"A New York Treasure" --Village Voice
Tag: Robinson Cano
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Little Big Man


This is one of those slow news day, hot-talk-radio items, that doesn’t really interest me, but since it’s going around, figure I’d post it:

In his new autobiography, “The Closer,” Rivera writes about how much affection he has for his former teammate, but adds, “This guy has so much talent I don’t know where to start… There is no doubt that he is a Hall-of-Fame caliber (player). It’s just a question of whether he finds the drive you need to get there. I don’t think Robby burns to be the best… You don’t see that red-hot passion in him that you see in most elite players.”

As for his favorite second baseman, Rivera says Red Sox Dustin Pedroia is “at the top of the list” of players he admires, adding: “Nobody plays harder, gives more, wants to win more. He comes at you hard for twenty-seven outs. It’s a special thing to see.”

He later writes, “If I have to win one game, I’d have a hard time taking anybody over Dustin Pedroia as my second baseman.”


Look Out Dyckman, Here Comes Robbie

MLB: New York Yankees at Boston Red Sox

Robbie Cano, one of the great Yankees of his time–and arguably the greatest second baseman in team history–returns to the Bronx tonight.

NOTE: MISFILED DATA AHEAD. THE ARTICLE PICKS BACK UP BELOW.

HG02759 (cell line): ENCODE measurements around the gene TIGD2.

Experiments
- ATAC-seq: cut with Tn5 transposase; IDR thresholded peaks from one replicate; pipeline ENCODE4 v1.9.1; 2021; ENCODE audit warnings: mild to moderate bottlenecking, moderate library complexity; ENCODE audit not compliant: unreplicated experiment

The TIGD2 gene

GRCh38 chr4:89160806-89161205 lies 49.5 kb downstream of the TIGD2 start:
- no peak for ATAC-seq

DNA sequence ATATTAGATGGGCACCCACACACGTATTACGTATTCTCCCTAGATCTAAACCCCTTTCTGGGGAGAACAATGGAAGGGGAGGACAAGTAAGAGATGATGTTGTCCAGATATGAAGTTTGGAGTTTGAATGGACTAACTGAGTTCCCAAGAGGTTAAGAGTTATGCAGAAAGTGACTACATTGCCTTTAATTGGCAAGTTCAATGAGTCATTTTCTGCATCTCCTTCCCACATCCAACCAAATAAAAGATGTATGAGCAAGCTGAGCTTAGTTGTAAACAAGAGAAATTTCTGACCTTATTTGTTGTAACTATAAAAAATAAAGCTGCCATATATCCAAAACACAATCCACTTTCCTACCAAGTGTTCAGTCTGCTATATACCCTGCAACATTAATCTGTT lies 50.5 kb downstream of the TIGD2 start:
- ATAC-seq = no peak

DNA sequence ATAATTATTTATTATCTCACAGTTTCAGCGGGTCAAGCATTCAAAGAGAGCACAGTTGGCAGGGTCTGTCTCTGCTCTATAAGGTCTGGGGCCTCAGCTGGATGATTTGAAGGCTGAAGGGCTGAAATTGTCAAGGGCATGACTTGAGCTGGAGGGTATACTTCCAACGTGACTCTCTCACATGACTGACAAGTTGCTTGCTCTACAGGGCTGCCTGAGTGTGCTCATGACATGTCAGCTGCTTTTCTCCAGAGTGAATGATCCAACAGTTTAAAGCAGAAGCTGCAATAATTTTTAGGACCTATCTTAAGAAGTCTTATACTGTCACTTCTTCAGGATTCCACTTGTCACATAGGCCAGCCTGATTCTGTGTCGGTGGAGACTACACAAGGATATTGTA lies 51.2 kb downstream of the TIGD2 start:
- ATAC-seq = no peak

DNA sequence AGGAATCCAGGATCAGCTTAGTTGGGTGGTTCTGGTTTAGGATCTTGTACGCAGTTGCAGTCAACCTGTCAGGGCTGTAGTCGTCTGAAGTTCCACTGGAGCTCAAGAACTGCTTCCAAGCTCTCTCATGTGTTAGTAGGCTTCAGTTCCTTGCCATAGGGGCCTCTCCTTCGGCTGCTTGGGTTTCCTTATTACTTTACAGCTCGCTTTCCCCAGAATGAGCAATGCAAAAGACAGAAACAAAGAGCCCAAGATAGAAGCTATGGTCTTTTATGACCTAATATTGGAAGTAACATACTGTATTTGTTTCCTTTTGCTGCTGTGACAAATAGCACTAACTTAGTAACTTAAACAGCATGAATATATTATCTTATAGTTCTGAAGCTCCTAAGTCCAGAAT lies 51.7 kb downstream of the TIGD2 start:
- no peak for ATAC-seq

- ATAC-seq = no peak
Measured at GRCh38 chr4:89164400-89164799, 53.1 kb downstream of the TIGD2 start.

Be nice to see him again, though odd to watch him playing against the Yanks.

[Photo Credit: Greg M. Cooper/USA TODAY Sports]

Whadda Ya Know?


Doug Glanville on Robbie’s fresh start in Seattle:

His number one protégé is Justin Smoak — a young player who gives you the sense that he has played forever, but just short of his potential. Critics wonder when he will put it all together. He has power, he switch-hits, he can field, he has a good sense of the strike zone. Cano won him over from the start, and he made it clear to Smoak that he would be demanding more from him.

Cano broke out the Yankees hitting coach Kevin Long’s book on pregame ritual. He shares the same drills with his new teammates, making everyone accountable and providing access to tips that helped him year in and year out. And he is continuing his reputation of playing every single day, just as he did in New York, acknowledging that “ironmen” can teach lessons by showing it, not just talking it.

As Smoak described it, “I always knew what I needed to do, but with Cano here, I see it getting done.” Cano has actualized possibility. He personifies the hopes and goals of a team that has been counted out, and he’s made it real for players who have had the talent, but just needed to make it tangible.